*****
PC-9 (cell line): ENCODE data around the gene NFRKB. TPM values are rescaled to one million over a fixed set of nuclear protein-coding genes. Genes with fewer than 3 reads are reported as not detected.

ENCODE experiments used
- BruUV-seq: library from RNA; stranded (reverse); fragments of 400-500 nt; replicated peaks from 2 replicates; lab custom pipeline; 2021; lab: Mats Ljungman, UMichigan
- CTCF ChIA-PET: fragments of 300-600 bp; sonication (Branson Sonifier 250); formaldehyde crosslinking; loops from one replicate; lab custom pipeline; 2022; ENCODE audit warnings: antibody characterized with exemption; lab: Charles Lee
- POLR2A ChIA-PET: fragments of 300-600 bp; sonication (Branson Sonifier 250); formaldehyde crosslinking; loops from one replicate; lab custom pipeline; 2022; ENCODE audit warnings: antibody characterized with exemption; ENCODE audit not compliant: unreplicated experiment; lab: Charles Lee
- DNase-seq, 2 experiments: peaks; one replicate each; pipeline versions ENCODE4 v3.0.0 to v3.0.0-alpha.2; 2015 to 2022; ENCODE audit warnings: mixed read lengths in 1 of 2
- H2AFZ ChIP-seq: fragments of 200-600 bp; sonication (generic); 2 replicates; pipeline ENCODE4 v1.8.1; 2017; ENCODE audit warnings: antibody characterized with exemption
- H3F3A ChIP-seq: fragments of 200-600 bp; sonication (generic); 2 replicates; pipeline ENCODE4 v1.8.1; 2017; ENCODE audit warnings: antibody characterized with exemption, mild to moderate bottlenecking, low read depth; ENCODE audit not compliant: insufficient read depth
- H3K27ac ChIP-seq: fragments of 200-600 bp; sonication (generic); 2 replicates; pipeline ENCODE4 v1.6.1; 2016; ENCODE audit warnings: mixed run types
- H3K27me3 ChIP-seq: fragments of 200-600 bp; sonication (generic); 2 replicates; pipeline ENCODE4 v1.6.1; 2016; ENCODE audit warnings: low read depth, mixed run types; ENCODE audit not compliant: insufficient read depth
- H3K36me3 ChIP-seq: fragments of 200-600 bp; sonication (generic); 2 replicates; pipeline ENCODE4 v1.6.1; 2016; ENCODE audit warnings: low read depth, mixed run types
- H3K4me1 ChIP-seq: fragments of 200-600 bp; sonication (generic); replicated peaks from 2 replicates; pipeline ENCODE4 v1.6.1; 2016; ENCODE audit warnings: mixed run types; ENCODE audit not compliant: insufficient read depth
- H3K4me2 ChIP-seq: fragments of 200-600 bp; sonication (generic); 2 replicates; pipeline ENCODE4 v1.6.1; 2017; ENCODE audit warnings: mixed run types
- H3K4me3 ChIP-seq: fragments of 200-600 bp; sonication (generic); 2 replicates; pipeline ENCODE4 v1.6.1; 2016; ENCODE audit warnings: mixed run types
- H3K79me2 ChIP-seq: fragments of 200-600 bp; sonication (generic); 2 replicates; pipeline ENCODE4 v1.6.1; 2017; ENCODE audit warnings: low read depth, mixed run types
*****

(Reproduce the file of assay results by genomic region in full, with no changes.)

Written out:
PC-9 (cell line): ENCODE data around the gene NFRKB. TPM values are rescaled to one million over a fixed set of nuclear protein-coding genes. Genes with fewer than 3 reads are reported as not detected.

ENCODE experiments used
- BruUV-seq: library from RNA; stranded (reverse); fragments of 400-500 nt; replicated peaks from 2 replicates; lab custom pipeline; 2021; lab: Mats Ljungman, UMichigan
- CTCF ChIA-PET: fragments of 300-600 bp; sonication (Branson Sonifier 250); formaldehyde crosslinking; loops from one replicate; lab custom pipeline; 2022; ENCODE audit warnings: antibody characterized with exemption; lab: Charles Lee
- POLR2A ChIA-PET: fragments of 300-600 bp; sonication (Branson Sonifier 250); formaldehyde crosslinking; loops from one replicate; lab custom pipeline; 2022; ENCODE audit warnings: antibody characterized with exemption; ENCODE audit not compliant: unreplicated experiment; lab: Charles Lee
- DNase-seq, 2 experiments: peaks; one replicate each; pipeline versions ENCODE4 v3.0.0 to v3.0.0-alpha.2; 2015 to 2022; ENCODE audit warnings: mixed read lengths in 1 of 2
- H2AFZ ChIP-seq: fragments of 200-600 bp; sonication (generic); 2 replicates; pipeline ENCODE4 v1.8.1; 2017; ENCODE audit warnings: antibody characterized with exemption
- H3F3A ChIP-seq: fragments of 200-600 bp; sonication (generic); 2 replicates; pipeline ENCODE4 v1.8.1; 2017; ENCODE audit warnings: antibody characterized with exemption, mild to moderate bottlenecking, low read depth; ENCODE audit not compliant: insufficient read depth
- H3K27ac ChIP-seq: fragments of 200-600 bp; sonication (generic); 2 replicates; pipeline ENCODE4 v1.6.1; 2016; ENCODE audit warnings: mixed run types
- H3K27me3 ChIP-seq: fragments of 200-600 bp; sonication (generic); 2 replicates; pipeline ENCODE4 v1.6.1; 2016; ENCODE audit warnings: low read depth, mixed run types; ENCODE audit not compliant: insufficient read depth
- H3K36me3 ChIP-seq: fragments of 200-600 bp; sonication (generic); 2 replicates; pipeline ENCODE4 v1.6.1; 2016; ENCODE audit warnings: low read depth, mixed run types
- H3K4me1 ChIP-seq: fragments of 200-600 bp; sonication (generic); replicated peaks from 2 replicates; pipeline ENCODE4 v1.6.1; 2016; ENCODE audit warnings: mixed run types; ENCODE audit not compliant: insufficient read depth
- H3K4me2 ChIP-seq: fragments of 200-600 bp; sonication (generic); 2 replicates; pipeline ENCODE4 v1.6.1; 2017; ENCODE audit warnings: mixed run types
- H3K4me3 ChIP-seq: fragments of 200-600 bp; sonication (generic); 2 replicates; pipeline ENCODE4 v1.6.1; 2016; ENCODE audit warnings: mixed run types
- H3K79me2 ChIP-seq: fragments of 200-600 bp; sonication (generic); 2 replicates; pipeline ENCODE4 v1.6.1; 2017; ENCODE audit warnings: low read depth, mixed run types